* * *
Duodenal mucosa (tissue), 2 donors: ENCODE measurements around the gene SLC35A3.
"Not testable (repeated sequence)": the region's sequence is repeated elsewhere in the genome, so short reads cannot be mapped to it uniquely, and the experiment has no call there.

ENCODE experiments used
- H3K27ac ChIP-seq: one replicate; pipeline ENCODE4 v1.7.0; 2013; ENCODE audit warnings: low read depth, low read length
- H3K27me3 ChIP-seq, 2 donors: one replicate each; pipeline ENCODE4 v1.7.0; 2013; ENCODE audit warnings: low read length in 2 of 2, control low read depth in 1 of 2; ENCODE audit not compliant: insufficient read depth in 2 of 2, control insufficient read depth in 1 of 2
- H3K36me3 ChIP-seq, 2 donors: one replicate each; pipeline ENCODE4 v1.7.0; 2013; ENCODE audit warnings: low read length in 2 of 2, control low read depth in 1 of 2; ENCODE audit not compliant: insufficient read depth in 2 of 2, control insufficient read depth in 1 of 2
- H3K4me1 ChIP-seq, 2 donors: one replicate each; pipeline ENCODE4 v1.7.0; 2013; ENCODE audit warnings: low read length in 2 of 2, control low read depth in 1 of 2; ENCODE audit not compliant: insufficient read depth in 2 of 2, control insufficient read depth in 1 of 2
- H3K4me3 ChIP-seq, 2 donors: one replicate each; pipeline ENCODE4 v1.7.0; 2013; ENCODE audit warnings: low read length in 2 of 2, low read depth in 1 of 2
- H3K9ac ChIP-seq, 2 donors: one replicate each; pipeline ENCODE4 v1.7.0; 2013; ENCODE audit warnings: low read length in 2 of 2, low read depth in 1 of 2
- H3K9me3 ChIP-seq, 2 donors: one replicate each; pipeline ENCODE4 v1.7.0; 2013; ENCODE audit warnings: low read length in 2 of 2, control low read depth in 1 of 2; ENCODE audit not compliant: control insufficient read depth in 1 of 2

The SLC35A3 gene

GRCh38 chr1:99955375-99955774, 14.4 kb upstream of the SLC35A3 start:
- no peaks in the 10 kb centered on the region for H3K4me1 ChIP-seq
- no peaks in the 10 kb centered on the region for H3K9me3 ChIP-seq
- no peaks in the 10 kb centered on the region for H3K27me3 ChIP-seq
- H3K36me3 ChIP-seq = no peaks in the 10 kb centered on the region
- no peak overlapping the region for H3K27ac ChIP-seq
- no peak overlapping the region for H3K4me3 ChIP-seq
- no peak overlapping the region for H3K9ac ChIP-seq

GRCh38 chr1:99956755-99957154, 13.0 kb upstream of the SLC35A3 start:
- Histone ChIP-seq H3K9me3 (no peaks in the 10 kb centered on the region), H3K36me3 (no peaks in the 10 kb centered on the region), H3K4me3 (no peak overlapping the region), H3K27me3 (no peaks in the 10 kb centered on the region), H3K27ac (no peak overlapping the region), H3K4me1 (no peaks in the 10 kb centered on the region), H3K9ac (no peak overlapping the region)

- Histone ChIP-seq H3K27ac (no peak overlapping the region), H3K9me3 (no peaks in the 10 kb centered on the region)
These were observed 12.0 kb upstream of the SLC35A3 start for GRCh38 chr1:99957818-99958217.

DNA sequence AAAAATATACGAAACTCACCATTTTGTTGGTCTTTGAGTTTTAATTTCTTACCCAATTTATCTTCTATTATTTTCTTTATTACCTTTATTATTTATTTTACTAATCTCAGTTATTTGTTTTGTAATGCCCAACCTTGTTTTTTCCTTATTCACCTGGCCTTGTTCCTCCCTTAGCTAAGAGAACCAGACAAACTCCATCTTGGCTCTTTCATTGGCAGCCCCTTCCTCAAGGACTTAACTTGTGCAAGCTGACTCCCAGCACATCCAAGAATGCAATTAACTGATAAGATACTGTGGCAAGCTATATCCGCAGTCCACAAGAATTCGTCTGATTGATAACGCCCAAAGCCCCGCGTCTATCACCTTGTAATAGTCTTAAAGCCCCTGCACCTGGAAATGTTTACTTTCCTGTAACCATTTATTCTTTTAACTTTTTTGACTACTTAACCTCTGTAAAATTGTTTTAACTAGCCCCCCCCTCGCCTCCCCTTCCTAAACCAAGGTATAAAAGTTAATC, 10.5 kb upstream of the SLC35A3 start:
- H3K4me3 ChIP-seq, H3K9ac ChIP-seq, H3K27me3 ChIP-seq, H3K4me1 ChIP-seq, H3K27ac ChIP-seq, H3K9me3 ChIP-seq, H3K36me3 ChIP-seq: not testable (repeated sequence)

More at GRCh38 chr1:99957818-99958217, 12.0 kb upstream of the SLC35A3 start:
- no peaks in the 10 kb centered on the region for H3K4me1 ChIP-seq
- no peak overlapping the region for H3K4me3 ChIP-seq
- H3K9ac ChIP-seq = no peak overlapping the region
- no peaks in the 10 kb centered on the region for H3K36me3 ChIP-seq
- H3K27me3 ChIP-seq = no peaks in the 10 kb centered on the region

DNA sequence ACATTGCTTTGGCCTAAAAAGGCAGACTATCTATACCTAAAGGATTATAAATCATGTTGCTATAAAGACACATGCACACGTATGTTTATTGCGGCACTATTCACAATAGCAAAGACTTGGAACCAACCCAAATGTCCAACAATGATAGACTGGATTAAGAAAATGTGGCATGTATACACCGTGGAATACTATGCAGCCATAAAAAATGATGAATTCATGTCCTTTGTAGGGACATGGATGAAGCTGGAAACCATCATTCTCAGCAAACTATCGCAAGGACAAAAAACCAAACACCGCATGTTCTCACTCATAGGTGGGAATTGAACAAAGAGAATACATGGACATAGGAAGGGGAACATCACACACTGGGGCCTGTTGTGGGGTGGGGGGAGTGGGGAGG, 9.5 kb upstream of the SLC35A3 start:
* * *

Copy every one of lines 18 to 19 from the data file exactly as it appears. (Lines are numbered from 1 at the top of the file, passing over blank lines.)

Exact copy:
- no peak overlapping the region for H3K4me3 ChIP-seq
- no peak overlapping the region for H3K9ac ChIP-seq